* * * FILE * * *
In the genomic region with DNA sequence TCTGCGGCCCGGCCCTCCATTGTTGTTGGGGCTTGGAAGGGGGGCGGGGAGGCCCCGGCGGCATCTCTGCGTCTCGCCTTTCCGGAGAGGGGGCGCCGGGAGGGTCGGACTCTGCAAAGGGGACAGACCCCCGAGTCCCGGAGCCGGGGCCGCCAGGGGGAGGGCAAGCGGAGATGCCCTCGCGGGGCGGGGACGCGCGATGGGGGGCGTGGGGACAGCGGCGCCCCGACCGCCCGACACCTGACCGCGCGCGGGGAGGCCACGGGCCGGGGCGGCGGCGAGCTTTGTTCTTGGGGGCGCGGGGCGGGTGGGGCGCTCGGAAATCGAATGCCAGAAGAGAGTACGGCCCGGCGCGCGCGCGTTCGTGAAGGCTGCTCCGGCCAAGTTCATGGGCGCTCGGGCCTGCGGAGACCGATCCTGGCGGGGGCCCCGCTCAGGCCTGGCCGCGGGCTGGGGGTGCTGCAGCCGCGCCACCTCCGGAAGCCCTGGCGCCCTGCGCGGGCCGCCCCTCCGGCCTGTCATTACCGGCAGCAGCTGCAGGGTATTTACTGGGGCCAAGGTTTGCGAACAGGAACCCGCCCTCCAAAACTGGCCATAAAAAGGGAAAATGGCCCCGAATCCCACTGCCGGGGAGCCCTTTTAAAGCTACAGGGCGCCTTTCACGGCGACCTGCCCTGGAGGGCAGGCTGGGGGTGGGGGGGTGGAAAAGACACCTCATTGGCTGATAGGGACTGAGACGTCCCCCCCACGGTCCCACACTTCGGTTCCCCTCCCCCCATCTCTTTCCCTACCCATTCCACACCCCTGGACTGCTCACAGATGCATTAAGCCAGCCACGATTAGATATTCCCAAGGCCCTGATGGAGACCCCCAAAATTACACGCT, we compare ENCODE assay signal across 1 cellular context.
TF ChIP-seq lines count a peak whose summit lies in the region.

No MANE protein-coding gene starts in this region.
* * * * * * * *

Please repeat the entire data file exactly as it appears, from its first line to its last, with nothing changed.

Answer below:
In the genomic region with DNA sequence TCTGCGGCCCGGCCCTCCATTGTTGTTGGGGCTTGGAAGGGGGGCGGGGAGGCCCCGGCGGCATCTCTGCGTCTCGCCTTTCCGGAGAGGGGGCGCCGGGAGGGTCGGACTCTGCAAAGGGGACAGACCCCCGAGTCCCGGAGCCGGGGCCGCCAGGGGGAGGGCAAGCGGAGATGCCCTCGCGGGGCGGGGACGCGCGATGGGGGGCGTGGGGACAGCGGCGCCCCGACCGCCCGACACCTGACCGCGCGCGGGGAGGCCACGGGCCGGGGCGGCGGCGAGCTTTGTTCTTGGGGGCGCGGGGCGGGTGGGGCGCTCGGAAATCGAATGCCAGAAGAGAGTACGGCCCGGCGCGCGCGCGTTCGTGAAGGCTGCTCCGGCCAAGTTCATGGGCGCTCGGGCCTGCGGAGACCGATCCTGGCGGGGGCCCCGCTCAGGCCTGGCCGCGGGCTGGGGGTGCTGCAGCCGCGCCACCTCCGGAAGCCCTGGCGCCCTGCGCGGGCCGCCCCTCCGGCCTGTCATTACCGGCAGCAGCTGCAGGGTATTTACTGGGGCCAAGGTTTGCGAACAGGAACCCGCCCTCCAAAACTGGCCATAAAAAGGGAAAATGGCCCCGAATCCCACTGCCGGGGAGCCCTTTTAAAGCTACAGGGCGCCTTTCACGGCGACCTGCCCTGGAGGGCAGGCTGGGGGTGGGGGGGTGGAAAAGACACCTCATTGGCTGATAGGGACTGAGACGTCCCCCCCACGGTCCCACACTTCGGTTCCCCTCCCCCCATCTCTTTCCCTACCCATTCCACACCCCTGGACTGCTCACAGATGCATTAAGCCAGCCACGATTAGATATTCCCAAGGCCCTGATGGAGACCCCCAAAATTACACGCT, we compare ENCODE assay signal across 1 cellular context.
TF ChIP-seq lines count a peak whose summit lies in the region.

No MANE protein-coding gene starts in this region.